The Sequel No One Wanted: New “Cloverfield” Film is Mediocre

“Cloverfield,” a film I watched for the first time this week, is terrible. It is a multilayered mess that features obnoxious acting, a story littered with ruinous plot holes, headache-inducing cinematography and all the tension of your great-grandma’s wrinkly skin. In short, it’s generally unwatchable. “10 Cloverfield Lane” is the sequel (or, as J.J. Abrams calls it, “blood relative”) that no one asked for, constructed in secrecy to generate hype that would never have erupted otherwise. I expected nothing of this movie, but what I got was a pleasant, if not somewhat mixed, surprise.

Michelle (Mary Elizabeth Winstead) likes to run away from her problems. After getting into a fight with her boyfriend, she takes a long country drive that leads to her getting T-boned on a highway in the middle of nowhere, and she crashes into unconsciousness. She wakes up in the underground bunker of the enigmatic Howard (John Goodman), who tells her that the world has been decimated by a bio-attack perpetrated by an unknown party. However, things start to grow uneasy as Michelle discovers Howard might not be who he says he is.

“10 Cloverfield Lane” is strikingly different from its older brother in that it is set up more as a psychological thriller, not a creature feature. Which makes sense, once you discover that the film was conceived by Josh Campbell and Matthew Stuecken as “The Cellar,” an entity totally separate from the “Cloverfield” universe. It wasn’t until J.J. Abrams got a hold of it (and integrated aliens), and Oscar-nominee Damien Chazelle doctored it that it became the film we know today.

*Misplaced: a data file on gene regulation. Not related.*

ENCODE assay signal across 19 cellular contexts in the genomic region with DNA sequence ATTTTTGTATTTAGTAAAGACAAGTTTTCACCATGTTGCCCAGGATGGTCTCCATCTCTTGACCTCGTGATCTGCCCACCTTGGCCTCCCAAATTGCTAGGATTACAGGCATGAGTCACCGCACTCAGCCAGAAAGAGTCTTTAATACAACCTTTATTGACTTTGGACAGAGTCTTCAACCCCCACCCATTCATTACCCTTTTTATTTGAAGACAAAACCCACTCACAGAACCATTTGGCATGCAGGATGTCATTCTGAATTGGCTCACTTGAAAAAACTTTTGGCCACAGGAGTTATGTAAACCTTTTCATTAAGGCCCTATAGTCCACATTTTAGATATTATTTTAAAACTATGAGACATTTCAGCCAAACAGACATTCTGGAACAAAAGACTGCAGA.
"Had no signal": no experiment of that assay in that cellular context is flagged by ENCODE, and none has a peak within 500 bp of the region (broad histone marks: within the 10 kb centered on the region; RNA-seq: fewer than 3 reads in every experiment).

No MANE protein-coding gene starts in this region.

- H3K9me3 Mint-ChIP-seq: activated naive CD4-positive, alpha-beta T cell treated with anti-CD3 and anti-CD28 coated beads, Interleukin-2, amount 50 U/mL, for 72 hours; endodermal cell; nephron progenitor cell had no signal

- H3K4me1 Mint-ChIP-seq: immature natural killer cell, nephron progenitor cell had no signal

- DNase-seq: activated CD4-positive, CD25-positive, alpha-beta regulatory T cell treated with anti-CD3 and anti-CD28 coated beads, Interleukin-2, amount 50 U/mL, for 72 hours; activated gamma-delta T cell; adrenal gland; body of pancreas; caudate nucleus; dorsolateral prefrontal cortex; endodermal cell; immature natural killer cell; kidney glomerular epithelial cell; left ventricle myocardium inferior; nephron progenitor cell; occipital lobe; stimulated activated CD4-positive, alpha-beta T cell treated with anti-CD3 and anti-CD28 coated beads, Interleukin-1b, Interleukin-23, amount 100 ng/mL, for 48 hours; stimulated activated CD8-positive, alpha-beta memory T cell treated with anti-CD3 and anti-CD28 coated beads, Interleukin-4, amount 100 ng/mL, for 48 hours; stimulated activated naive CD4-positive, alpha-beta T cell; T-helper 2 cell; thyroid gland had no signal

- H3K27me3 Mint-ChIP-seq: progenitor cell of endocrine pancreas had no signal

I say this because “The Cellar” is a really good movie. It’s possibly the most gripping suspense tale I’ve seen since “Ex Machina,” and it’s equally intimate and self-contained. Accompanied by rock solid acting and directing, these elements allow for a laser-focused story that shepherds us through the uncertainty and fear felt by Michelle. I can’t remember the last time I genuinely had no clue where a flick was headed, and couldn’t tell who was to be believed. It was an unsettling experience that put a big, dumb, anxious smile on my face.

The last 20 minutes, however, were clearly tacked on to earn the “Cloverfield” connection, and in that regard, the ending earns its name. By that, I mean it sucks. It creates several loose ends that feel unsatisfying, and the lazy, unbelievable conclusion betrays everything the film has been working toward. You feel cheated as an audience member, like you wasted the previous hour and a half, and it’s unfair to the great movie it’s leaching off of.

It’s unjust to attack the ending too harshly though, as “The Cellar” would, most likely, never have seen the light of day had Mr. Abrams not decided to incorporate it into a pre-established universe. It’s just a damn shame to see a great film muddied by modern production and distribution methods. You could certainly do worse at the theatre, but you could also do better. You might as well try to find somewhere that’s still showing “The Witch,” or stream “The Exorcist” on Netflix if you want your satisfying thriller fix.